Monday, March 19, 2012

Weekend Warriors


Sorry to post so many stories in one day, but this blog is partly intended for me to keep track of our farm progress. We had a particularly productive weekend and I want to record it.

First, Rog installed a vent in the high tunnel greenhouse.  Easier said than done - it took all day Saturday, and was not fun, working overhead, high on a ladder in a hot greenhouse.  But the vent works perfectly and almost magically:  automatically opening to let hot air escape when the greenhouse gets too warm and closing as the greenhouse cools off.  Knowing how forgetful I am, the vent will avert disaster if I fail to roll up the sides in time. I don't want to risk cooking my veggies before they are harvested.
While Rog installed the vent, I pruned the raspberry bushes, cutting out the spent canes and trimming everything back to 4 feet high.  It was a crazy eighty degrees out so I wore a t-shirt and shorts, forgetting what a dumb idea it is to bare your skin working in a raspberry patch.  I don't know why bramble scratches don't start stinging until it is too late, but my arms and legs look like a road map now.
I checked on the Langstroth beehive, which I had fed two pints of honey last week, and the bees had devoured both jars of honey.  I gave them two more pints of honey, this time diluted 50:50 with water. The nectar-like consistency is supposed to  inspire them to start raising brood as if it were actually spring with flower nectar flowing.  An increased population will give them a head start, allowing them to  collect more nectar and make more honey as soon as spring actually gets here.
Rog and I  also cleaned and repaired  the two Warre hives, scraping off the  old comb adn porpylis and replacing the wimpy nails with sturdier screws.  I still want to repaint these hives before the new bees arrive in a couple weeks.
Rumor is that bluebirds have been spotted in the neighborhood, so we hung two bluebird houses on the  fenceposts between the garden and  road.   I would be so thrilled to get bluebirds in one of these houses!
On Sunday, Rog spent most of the day smoking fish while I tilled a quadrant of the garden where winter rye had been planted last fall for green manure.  (Our friend Joe has given us use of us his wonderful, big rototiller in exchange for storing it in our barn.)  After tilling in the rye grass, I turned in a thin layer of fairly-well-composted brown leaves to add extra carbon.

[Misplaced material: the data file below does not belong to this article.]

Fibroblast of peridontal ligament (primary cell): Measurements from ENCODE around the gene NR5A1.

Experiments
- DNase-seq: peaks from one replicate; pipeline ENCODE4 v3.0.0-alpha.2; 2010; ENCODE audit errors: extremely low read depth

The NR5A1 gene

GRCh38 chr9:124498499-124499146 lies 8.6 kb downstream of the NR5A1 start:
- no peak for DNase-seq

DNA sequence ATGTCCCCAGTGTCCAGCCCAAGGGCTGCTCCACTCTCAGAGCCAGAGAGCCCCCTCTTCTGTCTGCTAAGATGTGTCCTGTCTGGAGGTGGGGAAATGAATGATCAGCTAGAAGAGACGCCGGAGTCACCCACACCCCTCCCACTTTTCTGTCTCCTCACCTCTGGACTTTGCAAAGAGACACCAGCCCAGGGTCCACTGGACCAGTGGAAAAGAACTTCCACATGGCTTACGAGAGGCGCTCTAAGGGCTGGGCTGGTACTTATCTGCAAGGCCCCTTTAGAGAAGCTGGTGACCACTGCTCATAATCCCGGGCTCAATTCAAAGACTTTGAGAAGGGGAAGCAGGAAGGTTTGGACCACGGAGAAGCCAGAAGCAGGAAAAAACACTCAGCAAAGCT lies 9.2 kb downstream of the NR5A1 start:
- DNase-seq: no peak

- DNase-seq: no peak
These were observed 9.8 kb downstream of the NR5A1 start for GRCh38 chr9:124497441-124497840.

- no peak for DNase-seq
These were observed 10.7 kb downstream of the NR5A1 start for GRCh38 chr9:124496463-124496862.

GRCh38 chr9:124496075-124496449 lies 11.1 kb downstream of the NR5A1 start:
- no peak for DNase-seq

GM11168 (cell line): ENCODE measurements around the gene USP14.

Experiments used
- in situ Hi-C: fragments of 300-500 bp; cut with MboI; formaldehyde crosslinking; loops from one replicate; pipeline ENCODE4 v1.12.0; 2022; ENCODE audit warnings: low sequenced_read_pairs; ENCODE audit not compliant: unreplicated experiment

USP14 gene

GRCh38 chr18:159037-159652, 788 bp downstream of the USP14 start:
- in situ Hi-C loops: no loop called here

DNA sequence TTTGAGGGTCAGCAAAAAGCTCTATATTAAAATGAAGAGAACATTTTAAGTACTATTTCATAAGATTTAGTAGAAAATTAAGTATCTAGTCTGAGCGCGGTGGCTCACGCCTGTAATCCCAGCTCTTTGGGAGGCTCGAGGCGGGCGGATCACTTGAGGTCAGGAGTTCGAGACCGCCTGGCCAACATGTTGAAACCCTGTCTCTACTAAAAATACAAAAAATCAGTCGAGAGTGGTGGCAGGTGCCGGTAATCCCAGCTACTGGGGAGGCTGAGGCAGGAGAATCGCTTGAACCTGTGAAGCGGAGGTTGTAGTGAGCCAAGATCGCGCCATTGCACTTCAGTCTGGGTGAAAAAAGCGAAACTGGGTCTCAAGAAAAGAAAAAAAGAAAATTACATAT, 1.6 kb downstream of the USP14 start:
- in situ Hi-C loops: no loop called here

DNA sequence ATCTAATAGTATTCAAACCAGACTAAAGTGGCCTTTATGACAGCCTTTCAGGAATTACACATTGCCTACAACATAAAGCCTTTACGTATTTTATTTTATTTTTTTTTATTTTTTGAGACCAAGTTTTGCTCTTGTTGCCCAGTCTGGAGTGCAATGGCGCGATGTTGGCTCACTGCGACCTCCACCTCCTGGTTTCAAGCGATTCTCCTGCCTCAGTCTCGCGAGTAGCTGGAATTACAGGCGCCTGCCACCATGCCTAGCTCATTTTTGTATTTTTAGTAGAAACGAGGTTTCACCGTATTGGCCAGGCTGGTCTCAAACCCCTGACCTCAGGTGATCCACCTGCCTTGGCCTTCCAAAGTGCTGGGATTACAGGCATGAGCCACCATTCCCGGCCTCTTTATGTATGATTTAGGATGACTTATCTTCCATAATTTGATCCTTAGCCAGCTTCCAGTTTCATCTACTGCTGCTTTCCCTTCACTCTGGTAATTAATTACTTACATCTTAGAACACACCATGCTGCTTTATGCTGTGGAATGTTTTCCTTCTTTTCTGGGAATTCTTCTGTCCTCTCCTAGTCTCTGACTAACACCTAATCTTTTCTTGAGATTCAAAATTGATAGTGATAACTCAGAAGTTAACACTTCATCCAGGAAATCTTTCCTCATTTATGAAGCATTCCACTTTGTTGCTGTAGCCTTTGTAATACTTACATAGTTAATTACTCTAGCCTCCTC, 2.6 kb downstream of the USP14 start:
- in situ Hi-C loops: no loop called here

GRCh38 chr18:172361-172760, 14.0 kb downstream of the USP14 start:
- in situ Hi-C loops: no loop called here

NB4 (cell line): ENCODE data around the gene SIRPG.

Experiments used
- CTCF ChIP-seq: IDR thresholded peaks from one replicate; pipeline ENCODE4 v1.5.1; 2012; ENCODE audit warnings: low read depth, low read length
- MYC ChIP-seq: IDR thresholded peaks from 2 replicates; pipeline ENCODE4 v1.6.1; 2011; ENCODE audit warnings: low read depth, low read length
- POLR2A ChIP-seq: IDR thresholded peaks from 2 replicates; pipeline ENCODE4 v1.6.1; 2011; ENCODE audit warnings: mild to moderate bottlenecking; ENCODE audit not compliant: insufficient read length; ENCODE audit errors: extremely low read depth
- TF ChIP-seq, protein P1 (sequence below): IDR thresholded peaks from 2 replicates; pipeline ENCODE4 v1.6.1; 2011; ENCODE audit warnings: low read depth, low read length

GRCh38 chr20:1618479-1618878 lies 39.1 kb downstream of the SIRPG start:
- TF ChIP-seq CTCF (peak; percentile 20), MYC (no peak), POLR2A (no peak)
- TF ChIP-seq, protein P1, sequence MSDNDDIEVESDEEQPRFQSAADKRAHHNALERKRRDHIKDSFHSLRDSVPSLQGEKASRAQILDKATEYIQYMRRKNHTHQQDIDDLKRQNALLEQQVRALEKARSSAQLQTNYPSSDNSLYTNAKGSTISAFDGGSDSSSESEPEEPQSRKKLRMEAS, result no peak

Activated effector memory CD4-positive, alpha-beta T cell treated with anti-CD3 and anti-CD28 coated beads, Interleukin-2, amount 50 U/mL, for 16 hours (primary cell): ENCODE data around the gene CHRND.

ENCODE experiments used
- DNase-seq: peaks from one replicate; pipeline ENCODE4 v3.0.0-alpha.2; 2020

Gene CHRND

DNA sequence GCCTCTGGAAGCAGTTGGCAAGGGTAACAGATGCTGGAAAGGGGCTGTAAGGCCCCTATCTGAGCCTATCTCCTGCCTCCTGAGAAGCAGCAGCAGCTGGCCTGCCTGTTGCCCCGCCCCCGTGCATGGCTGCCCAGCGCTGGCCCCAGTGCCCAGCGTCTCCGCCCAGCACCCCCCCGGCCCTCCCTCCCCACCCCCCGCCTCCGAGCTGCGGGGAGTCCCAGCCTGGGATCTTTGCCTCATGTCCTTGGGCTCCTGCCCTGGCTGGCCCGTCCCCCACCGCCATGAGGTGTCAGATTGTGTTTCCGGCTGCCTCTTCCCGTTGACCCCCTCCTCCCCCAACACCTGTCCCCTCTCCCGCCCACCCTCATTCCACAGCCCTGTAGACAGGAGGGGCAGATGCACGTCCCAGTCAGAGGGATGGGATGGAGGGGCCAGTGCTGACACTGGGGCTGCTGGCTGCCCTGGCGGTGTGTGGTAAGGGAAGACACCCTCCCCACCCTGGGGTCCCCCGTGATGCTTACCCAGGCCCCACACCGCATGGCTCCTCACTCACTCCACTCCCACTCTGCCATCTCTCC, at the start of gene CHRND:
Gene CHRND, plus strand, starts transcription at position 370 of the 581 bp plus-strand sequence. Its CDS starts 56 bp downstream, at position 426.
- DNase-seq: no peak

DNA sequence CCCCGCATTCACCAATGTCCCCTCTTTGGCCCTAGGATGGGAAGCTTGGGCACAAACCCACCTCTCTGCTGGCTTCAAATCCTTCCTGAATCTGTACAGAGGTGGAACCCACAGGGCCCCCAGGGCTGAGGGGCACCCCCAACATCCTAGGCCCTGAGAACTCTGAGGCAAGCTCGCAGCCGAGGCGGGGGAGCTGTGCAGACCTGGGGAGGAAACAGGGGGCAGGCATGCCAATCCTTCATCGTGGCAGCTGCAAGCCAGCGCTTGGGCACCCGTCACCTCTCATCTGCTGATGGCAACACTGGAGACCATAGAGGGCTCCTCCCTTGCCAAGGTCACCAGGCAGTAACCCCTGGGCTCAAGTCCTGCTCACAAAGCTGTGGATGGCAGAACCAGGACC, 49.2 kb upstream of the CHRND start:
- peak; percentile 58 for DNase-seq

Then, because we were forecast to get rain, I transplanted some  chard and kale from the high tunnel greenhouse and planted a few seeds:  peas, spinach, lettuce beets, carrots, radishes.  It is way too early to plant, at least in ordinary times, but this is a very unusual year and all these plants can survive a bit of cold.  If  the weather turns too cold and snowy, I have plenty more seeds, and if it doesn't, I have a great head start! Anyway, that one row of green in the garden makes my heart sing.
It's not the only green in the garden, though - the garlic is coming up!   Time to remove the wire fencing that I laid over the garlic bed last fall to prevent the darn chickens from scratching out the cloves.

Rog and I worked really hard all weekend, and we woke up  pretty stiff and sore today to prove it!  However, we did manage to squeeze in a little nap in the hammock in the afternoon sun yesterday, the first hammock-nap of the year. Life is good!




2 comments:

Clint Baker said...

Don't apologize for posting! They have all been great reads and inspiring! I don't comment a lo but I do read. Everything is coming along well. God Bless!

Fiona@RowangarthFarm said...

Wow -- we'd be lucky to get this all done in a week! And yes, thanks for posting -- I learn a lot from your progress reports.
I've been quite enjoying your greenhouse updates as we're looking to install one this year -- we're a bit late for this spring season (it would have been "better" to put it up in the fall, but finances didn't allow that). At least I'll have a place for my tomatoes and peppers in the summer, and greens in the fall/winter! In the meantime, I'm eagerly awaiting growth in the cold frames.
I also enjoy your bee posts. I currently have Langstroth hives, but I'm considering building a top bar this spring. I haven't started feeding the bees too much yet as I was warned that they'd build too much brood too early in the season and swarm, but I've also learned that there are SO many ways to keep bees that it's best to read widely!